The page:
Passionate About Public Health Johnson Opportunity Grant Winner Cameron Lee interns at the Cluj School of Public Health in Romania.
It’s a hot summer morning in Cluj-Napoca, Romania, and I look out of my dorm room to the rolling hills that pervade the Transylvanian countryside. After getting dressed and grabbing a quick bite to eat, I walk only a few minutes to the building that houses the Cluj School of Public Health, where I work as a Global Health Research Intern. In my office I meet Madalina, my research supervisor, before heading to the downtown diabetes clinic, which is about a 20-minute walk from our office. Upon arriving at the clinic, we encounter a waiting room full of diabetes patients who are anxiously awaiting their checkup appointments. These individuals are among the 12 percent of Romania’s population that is diagnosed with diabetes. During their appointments, the patients are given the opportunity to participate in our study by allowing their glycated hemoglobin and blood glucose levels to be collected and by completing a survey that gauges their level of health literacy and the frequency of their diabetes self-care behaviors. After touring the clinic where our data is gathered, Madalina and I walk back to the Cluj School of Public Health to continue data analysis for our study.
In an Eastern European setting where public health is a relatively new field, Romanians frequently encounter healthcare issues such as health illiteracy and the lack of access to healthcare, especially in rural areas. These problems are amplified for Romanian diabetes patients, whose treatment relies heavily on self-administered care. Additionally, despite Romania providing universal healthcare, Roma populations are often barred from receiving adequate care because many of them lack proper documentation and experience systemic discrimination. While Romania may be situated almost half a world away from the United States, I realized that both countries unfortunately create healthcare environments that foster exclusivity. In the future, hopefully as a healthcare provider, I aim to utilize my experiences working in healthcare settings on both a domestic and international scale in order to provide holistic and inclusive care to all patients.
Conducting public health research in Romania has been one of the most incredible experiences of my W&L career thus far. Living in a country eight time zones away from home for an extended period of time has allowed me to become more independent and grow as a person. Additionally, being able to interact with individuals from different backgrounds than mine is something that I know that I will cherish forever. I would like to thank W&L for making this experience possible through the Johnson Opportunity Grant program.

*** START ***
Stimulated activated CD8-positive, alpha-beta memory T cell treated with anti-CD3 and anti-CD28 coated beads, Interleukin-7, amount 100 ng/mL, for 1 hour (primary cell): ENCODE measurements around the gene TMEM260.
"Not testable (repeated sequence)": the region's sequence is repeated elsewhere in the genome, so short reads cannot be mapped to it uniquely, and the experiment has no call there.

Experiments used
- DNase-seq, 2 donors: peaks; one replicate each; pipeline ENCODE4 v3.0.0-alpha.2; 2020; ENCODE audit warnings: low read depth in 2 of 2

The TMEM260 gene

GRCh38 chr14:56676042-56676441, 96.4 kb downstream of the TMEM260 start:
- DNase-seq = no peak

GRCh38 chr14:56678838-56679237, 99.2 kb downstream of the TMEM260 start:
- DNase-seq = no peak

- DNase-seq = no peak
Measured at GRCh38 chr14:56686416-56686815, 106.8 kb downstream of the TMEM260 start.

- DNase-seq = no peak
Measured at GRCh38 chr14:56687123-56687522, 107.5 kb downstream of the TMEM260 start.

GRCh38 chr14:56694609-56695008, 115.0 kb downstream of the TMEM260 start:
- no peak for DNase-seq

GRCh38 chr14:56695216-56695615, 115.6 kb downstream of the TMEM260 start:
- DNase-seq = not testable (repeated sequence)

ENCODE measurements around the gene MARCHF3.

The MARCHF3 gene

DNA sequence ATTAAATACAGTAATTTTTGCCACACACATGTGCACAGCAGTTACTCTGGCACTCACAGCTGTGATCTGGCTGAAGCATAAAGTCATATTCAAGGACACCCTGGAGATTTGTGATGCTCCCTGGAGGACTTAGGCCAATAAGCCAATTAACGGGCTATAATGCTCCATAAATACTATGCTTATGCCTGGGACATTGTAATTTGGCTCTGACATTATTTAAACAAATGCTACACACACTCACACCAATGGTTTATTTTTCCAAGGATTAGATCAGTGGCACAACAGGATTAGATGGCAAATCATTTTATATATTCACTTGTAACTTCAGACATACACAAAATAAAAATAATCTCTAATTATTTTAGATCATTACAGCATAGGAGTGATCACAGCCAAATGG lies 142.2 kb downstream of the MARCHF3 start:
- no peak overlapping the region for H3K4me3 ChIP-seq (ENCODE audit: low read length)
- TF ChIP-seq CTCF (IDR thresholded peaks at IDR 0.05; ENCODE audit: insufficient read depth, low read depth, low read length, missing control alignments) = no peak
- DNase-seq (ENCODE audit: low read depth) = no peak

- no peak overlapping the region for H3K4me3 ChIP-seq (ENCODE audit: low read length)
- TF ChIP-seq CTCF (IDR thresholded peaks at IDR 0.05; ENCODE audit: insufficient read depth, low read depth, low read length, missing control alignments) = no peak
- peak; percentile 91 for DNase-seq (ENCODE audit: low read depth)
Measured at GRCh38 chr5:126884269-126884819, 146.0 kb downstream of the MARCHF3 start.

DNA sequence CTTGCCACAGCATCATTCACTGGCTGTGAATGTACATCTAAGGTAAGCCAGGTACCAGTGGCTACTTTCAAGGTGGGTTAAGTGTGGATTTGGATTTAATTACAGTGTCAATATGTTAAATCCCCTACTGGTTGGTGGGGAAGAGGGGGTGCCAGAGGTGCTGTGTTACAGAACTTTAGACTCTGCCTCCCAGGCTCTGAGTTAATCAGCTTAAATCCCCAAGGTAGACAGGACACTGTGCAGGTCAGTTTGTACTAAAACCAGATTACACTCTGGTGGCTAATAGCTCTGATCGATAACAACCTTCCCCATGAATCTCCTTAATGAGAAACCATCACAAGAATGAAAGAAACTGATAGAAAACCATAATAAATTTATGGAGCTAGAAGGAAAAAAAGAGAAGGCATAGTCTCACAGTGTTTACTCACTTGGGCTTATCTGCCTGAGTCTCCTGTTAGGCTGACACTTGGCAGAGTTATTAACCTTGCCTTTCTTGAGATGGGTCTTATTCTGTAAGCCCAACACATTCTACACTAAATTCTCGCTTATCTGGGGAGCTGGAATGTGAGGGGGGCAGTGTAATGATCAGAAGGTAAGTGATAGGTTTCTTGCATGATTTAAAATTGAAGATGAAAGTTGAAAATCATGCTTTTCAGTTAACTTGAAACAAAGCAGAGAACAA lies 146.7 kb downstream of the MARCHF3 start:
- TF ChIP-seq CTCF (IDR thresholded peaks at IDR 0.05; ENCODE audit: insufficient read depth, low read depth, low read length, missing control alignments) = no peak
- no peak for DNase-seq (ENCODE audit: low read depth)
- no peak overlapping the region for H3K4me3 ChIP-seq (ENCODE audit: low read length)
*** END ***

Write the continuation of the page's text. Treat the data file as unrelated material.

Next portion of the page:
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Hometown: Birmingham, AL
Minor: Poverty and Human Capability Studies
- Mock Convention State Chair
- Little Generals
- Volunteer Venture Leader
- Student Health Center Work Study
- Beta Theta Pi
Off-Campus Experiences (internships, study abroad):
- 2015 Shepherd Poverty Intern at CrossOver Healthcare Ministry in Richmond, VA, working as a Medical Administrator
- 2016 Spring Term Abroad in Cádiz, Spain
- 2016 Global Health Research Intern at the Cluj School of Public Health in Cluj-Napoca, Romania
Why did you apply for the Johnson Opportunity Grant? I wanted to conduct research that enabled me to further investigate some of the healthcare shortcomings that I had observed while working in healthcare settings in the United States.
Post-Graduation Plans: I plan on taking a gap year, ideally working in a healthcare or research setting, and applying to Medical School.
Favorite W&L Memory: Lee Greenwood singing “God Bless the USA” at the end of Mock Convention in 2016.
Favorite Class: A tie between Biochemistry I with Dr. Kyle Friend and Incarceration & Inequality with Dr. Kelly Brotzman.
Favorite W&L Activity: Floating the Maury during Spring Term
Favorite Lexington Landmark: My backyard at the Pole Houses that looks out onto the Maury.
Why did you choose W&L? The Speaking Tradition and the close-knit environment created by W&L’s campus.
What professor has inspired you? Dr. Kelly Brotzman. She has taught me to stand up for what I believe in and fight against injustices that must be eliminated.
Advice for prospective or first-year students? Every aspect of college is a learning experience, so don’t be afraid to take risks.
What do you wish you’d known before you came to campus? Napping is the key to success.